Posts Tagged ‘ocean’
Large water desalinization plant installations that will replenish water supplies hit by shrinking aquifers are good and necessary things, but those plants require a tremendous amount of energy produced from heavily polluting coal-fired plants, a story in the March 18 New Yorker reported.
Devouring a passel of “mega-crabs” from the Chesapeake Bay is pretty great if you’re a big fan of the Maryland Blue Crab, but not so good if that enjoyment comes at the expense of the Bay’s oyster population.
It’s hard not to get the feeling that addressing climate change and pollution is often a case of one step forward and two steps back. Or like a perverse game of whack-a-mole. Read the rest of this entry »
It’s not necessarily an either/or proposition. Logistics managers trying to optimize supply chains for sustainability and emissions reductions face a tough question: how to implement those goals without breaking the bank.
The conventional thinking is that there’s always tradeoff: A transport company can reduce its CO2 emissions along a supply chain, but at a higher operating cost. Often much higher.
Findings released last month during a webinar sponsored by Finished Vehicle Logistics magazine suggest that in certain cases at least the best of both worlds is possible. Read the rest of this entry »
Here’s a long one for Blog Action Day 2010 and change.org.
July was a big month for ocean policy and global attention on polluted oceans.
On July 19 President Obama signed an Executive Order establishing a National Policy for the Stewardship of the Ocean, Coasts, and Great Lakes. His order adopted the 96-page Final Recommendations of the Interagency Ocean Policy Task Force and directs Federal agencies to take the appropriate steps to implement them.
A boat made out of more than 12,000 used plastic water bottles is on its way to Sydney, Australia, thus attempting to prove several things: That it can be done; that trash can be useful; and that the huge swath of plastic trash and other debris known as the Great Pacific Ocean Garbage Patch should never happen again.
David de Rothschild’s Plastiki – a 60-foot catamaran made entirely out of recycled plastic bottles – could also launch a new approach to boat-building, without fiberglass.
The Plastiki started on its 12,000 journey from San Francisco to Sydney recently with a goal of drawing attention to the health, or lack thereof, of the world’s oceans. The vessel’s itinerary is bringing it close to Hawaii, the Bikini Atoll, and the Tarawa Islands. Its course will follow the Great Pacific Garbage Patch, where floating plastic covers an area twice the size of Texas.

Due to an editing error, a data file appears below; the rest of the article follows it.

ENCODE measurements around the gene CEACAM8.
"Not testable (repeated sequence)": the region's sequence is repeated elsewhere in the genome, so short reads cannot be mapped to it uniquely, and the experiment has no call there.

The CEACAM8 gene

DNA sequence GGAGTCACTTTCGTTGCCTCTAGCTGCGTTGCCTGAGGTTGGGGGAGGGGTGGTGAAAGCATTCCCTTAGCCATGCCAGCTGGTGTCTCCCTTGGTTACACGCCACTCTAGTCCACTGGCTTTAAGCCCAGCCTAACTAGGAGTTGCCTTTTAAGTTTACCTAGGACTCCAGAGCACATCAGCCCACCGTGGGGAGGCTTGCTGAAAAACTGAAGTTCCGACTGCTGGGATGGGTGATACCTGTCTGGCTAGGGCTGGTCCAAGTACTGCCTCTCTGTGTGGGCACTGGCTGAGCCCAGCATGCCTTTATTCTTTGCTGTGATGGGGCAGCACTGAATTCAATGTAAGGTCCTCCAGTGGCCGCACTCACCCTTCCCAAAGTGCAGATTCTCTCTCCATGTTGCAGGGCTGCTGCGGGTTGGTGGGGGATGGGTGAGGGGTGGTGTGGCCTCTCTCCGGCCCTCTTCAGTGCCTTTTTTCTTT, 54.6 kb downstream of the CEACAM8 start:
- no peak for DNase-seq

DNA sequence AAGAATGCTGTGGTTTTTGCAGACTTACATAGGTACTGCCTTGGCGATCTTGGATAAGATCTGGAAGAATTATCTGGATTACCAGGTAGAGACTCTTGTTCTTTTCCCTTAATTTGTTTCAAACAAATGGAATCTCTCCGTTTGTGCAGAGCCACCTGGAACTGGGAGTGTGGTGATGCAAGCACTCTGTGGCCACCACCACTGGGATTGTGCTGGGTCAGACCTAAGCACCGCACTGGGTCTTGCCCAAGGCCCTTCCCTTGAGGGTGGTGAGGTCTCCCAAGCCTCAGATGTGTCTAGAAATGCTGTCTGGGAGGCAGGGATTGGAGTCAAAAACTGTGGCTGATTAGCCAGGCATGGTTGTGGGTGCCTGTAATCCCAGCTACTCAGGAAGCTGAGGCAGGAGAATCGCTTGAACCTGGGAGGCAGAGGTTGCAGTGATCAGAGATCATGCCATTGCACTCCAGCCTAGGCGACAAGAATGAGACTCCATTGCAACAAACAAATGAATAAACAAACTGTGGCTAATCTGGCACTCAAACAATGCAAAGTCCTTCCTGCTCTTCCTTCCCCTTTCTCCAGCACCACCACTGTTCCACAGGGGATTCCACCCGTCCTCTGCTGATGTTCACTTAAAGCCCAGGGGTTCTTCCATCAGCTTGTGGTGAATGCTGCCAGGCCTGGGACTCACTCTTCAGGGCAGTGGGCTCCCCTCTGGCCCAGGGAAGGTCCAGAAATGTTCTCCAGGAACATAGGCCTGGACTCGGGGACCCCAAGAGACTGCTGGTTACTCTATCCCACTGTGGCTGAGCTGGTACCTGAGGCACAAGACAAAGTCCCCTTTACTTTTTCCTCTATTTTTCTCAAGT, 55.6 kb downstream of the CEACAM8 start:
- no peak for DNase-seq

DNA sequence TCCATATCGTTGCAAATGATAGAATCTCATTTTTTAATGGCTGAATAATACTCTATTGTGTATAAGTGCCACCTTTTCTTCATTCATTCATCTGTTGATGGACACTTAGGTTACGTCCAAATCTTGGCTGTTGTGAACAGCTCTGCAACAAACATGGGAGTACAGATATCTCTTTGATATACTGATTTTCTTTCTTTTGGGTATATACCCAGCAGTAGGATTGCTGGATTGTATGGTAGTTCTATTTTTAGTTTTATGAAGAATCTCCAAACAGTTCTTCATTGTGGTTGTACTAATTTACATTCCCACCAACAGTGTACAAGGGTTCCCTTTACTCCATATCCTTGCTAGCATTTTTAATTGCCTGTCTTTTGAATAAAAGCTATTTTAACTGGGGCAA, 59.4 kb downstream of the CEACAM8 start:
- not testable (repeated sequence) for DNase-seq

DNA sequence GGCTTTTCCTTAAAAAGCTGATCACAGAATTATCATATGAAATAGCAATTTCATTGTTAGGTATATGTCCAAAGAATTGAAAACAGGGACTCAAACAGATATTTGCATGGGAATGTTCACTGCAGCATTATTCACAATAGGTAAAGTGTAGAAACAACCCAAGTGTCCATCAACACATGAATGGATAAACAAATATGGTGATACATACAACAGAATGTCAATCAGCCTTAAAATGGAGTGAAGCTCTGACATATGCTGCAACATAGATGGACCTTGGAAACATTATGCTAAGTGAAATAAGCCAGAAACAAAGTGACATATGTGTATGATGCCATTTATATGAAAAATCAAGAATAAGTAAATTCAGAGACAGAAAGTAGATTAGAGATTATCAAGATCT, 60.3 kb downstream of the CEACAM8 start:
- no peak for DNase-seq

Cruising is a big deal here in Seattle, bringing lots of tourists, their vacation dollars and economic development into the Emerald City. But those dramatic white behemoths also have a dark side – mainly in the pollution they pour into the world’s oceans and into the air.
The international ocean environmental group Oceana reports that pollution from cruise ships is a growing problem. Now there’s an understatement.
One example: Except for California and Alaska, “lax state and federal anti-pollution laws allow cruise ships to dump untreated sewage from sinks and showers and inadequately treated sewage from toilets into state waters,” the organization says.
Once ships are three miles from shore, they can dump untreated sewage from toilets. “This puts our coastal environment at risk from the threats of bacteria, pathogens and heavy metals generated in these waste streams.”
Some hard, dark numbers produced by Oceana:
Each day, cruise ships generate an astonishing amount of pollution:
- 25,000 gallons of sewage from toilets
- 143,000 gallons of sewage from sinks, galleys and showers
- Seven tons of garbage and solid waste
- 15 gallons of toxic chemicals
- 7,000 gallons of oily bilge water
And without adequate regulation and attention, the problem will worsen because the cruise industry itself is growing, along with new cruise ships, cruise terminals and added destinations.
The cruise industry enjoys some sweet pollution exemptions. Under the Clean Water Act, cities and industries are required to obtain a permit to treat and discharge wastes. These permits ensure that sewage treatment systems are effective, and that both the U.S. Environmental Protection Agency (EPA) and that the public know how much pollution is actually being discharged.
“Yet cruise ships are not required to have discharge permits,” Oceana reports. “They can dump sewage into the oceans without monitoring or reporting what they release. As a result, neither the government nor the public know how much pollution is released, and there are no means for citizen enforcement.”